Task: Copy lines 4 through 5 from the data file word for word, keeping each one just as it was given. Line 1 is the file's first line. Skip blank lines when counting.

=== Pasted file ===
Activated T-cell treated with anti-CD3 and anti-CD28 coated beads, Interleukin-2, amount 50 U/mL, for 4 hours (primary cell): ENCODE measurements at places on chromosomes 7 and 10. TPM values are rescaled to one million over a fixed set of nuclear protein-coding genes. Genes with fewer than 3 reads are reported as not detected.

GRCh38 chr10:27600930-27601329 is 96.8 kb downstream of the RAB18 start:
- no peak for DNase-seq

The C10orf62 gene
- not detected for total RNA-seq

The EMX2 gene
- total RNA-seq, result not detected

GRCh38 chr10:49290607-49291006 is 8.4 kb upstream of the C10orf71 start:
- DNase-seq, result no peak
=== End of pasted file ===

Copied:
The C10orf62 gene
- not detected for total RNA-seq